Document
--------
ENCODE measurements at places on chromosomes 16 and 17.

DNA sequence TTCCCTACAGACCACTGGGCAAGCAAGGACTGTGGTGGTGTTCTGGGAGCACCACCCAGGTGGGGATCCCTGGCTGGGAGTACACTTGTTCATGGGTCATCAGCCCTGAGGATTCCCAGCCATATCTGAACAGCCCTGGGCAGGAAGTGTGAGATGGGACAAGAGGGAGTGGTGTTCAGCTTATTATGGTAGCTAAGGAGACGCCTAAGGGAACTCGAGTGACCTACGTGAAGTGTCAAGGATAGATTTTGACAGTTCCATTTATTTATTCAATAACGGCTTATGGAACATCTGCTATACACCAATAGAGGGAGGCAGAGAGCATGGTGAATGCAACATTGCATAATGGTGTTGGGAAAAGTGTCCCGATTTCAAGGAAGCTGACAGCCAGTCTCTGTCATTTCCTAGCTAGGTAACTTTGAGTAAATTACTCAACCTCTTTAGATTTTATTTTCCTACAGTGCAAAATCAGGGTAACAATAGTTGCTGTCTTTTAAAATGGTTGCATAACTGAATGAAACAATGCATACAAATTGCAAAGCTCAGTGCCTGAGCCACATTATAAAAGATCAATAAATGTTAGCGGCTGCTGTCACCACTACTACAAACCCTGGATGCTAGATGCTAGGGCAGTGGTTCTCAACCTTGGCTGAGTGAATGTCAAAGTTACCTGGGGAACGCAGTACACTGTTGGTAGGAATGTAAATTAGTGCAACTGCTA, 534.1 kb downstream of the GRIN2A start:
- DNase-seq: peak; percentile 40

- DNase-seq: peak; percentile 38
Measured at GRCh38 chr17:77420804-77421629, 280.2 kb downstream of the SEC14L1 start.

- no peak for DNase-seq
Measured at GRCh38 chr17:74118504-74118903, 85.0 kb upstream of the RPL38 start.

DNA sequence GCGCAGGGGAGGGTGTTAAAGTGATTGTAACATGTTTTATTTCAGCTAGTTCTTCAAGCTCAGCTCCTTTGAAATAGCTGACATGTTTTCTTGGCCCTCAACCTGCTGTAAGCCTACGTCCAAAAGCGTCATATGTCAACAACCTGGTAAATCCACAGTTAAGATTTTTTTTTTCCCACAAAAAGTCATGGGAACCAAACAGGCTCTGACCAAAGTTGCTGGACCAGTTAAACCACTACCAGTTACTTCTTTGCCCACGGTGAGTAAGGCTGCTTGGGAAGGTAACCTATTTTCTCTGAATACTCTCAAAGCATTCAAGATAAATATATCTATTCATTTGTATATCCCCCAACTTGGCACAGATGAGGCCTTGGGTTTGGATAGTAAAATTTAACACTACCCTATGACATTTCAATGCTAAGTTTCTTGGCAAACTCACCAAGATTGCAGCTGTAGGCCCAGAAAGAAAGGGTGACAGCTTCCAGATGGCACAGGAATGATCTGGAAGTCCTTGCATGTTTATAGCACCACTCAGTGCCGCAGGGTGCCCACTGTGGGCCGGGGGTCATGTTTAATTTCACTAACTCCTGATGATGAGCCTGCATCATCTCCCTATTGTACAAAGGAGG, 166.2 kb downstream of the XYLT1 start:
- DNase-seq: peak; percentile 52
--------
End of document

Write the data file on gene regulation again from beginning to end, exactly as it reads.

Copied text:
ENCODE measurements at places on chromosomes 16 and 17.

DNA sequence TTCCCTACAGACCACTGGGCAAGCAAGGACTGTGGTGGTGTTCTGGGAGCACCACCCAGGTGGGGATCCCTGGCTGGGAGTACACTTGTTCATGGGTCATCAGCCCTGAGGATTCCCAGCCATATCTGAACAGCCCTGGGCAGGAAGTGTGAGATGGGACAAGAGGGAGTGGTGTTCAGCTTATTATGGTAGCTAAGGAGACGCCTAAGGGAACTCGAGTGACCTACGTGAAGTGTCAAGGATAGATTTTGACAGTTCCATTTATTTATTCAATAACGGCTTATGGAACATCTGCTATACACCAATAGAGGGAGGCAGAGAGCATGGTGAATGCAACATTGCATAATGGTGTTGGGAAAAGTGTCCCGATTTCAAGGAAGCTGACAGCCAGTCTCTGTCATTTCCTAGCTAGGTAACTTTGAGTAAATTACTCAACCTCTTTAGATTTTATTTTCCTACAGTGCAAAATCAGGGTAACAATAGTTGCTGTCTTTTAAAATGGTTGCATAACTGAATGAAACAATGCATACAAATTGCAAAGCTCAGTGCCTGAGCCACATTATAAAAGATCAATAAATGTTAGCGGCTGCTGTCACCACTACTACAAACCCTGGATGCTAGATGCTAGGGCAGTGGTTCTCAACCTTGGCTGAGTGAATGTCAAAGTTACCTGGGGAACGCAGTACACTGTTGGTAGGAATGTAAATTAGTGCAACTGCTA, 534.1 kb downstream of the GRIN2A start:
- DNase-seq: peak; percentile 40

- DNase-seq: peak; percentile 38
Measured at GRCh38 chr17:77420804-77421629, 280.2 kb downstream of the SEC14L1 start.

- no peak for DNase-seq
Measured at GRCh38 chr17:74118504-74118903, 85.0 kb upstream of the RPL38 start.

DNA sequence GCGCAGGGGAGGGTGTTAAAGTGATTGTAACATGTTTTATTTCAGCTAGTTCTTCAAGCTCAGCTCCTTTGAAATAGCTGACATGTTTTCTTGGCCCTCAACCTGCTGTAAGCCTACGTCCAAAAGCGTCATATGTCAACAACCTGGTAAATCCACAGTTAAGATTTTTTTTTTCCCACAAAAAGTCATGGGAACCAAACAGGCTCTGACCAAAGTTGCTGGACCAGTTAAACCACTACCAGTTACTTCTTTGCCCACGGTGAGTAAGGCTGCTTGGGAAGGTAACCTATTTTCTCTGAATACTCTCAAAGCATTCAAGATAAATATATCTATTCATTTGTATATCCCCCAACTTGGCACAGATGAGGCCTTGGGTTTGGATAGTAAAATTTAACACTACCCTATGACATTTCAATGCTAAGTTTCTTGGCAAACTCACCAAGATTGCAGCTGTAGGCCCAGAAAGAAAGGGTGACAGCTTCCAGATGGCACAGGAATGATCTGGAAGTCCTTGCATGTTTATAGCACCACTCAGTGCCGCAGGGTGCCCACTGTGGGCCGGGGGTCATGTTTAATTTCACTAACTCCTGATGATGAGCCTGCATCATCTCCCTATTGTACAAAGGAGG, 166.2 kb downstream of the XYLT1 start:
- DNase-seq: peak; percentile 52